A Cost Decision Analysis for Diagnosing and Staging
Diagnostic technologies have no major contributory role in the observed continuous increase in health care spendings of Western societies. Although cost-benefit analyses were mainly performed to evaluate therapeutic interventions, the evaluation of different diagnostic procedures became the focus of health technology assessments in recent years. So-called decision trees proved to be a valuable tool for studying cost-effectiveness.
On average 4,000 € have to be spent each month for a patient with pancreatic cancer (PC) when indirect costs are included. Diagnostic imaging accounts for 9% of all costs during hospitalisation.
In more than 80% of PC patients a combination of abdominal US and CT clearly defines the locally progressed or even metastasized state and is associated with limited costs. According to cost-effectiveness models, the combination of CT with EUS, EUS-FNA or laparoscopy was associated with higher costs for diagnosis and staging but reduced total costs by avoiding unnecessary laparotomies in patients with peritoneal carcinomatosis or non-locoregional lymph node metastases. Further studies have to prove cost-effectiveness when state of the art multidetector row CT scanners with very high accuracy rates are combined with complimentary diagnostic modalities.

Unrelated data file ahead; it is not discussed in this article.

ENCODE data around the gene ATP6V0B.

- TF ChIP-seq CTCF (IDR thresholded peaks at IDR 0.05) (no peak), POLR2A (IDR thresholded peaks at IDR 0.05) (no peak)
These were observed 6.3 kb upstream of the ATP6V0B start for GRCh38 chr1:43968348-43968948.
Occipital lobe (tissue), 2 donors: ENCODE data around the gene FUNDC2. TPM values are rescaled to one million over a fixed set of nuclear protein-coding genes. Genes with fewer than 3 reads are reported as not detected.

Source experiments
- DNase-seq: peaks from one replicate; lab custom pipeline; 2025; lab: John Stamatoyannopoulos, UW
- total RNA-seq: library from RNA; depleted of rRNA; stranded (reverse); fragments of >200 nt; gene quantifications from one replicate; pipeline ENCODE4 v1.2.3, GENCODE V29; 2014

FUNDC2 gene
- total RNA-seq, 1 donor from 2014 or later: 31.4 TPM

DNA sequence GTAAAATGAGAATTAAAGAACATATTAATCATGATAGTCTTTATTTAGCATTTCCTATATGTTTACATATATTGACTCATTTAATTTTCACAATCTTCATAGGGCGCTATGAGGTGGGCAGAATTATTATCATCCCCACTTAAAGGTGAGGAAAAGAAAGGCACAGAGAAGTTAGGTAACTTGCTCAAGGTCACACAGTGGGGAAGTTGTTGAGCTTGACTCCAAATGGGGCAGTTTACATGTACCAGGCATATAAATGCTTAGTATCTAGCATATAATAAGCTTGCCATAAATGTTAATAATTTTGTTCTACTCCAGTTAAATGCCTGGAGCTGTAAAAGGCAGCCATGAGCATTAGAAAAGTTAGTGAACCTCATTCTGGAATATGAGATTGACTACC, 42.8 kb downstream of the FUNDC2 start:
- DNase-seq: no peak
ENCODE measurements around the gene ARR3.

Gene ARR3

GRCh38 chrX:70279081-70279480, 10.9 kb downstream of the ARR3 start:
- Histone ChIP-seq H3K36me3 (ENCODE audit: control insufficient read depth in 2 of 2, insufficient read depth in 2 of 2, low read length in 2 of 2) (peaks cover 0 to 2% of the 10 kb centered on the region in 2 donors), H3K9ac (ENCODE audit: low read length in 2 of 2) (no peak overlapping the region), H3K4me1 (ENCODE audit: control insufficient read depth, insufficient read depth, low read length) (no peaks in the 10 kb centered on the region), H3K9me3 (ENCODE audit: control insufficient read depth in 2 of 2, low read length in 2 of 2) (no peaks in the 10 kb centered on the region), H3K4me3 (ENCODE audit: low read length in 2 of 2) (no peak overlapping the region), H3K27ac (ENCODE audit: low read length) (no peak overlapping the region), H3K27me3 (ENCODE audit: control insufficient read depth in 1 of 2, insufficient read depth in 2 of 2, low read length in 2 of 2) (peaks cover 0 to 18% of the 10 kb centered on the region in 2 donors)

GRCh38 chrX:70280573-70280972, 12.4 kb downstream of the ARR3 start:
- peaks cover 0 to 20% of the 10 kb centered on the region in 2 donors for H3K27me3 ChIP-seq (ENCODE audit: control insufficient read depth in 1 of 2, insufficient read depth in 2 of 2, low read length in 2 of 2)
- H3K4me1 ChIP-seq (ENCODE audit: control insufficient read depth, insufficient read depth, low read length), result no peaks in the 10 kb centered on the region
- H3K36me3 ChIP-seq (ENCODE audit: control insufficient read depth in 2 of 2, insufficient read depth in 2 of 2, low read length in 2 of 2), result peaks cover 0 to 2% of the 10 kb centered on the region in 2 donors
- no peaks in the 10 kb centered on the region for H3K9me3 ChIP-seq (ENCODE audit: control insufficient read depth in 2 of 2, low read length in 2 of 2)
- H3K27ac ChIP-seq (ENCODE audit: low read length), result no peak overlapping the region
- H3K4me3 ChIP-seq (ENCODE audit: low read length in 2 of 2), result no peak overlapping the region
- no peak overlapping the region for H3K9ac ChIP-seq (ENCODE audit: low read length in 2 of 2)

Screening for pancreatic cancer in high risk populations (familial pancreatic cancer families, hereditary pancreatitis, Peutz-Jeghers syndrome) offers the possibility to detect (pre)malignant pancreatic lesions at an early stage when a curative resection is still possible. Studies demonstrated that screening might be cost-effective only in subgroups of patients with the highest cancer risk. EUS-based screening programmes are hampered by a significant number of false-positive results leading to unnecessary diagnostic and therapeutic procedures contributing to high expenditures.
KeywordsPancreatic Cancer Health Technology Assessment Intraductal Papillary Mucinous Neoplasm Intraductal Papillary Mucinous Neoplasm Resectable Pancreatic Cancer
Multidetector-row computed tomography
Fine needle aspiration
Incremental cost effectiveness ratio
Magnetic resonance imaging
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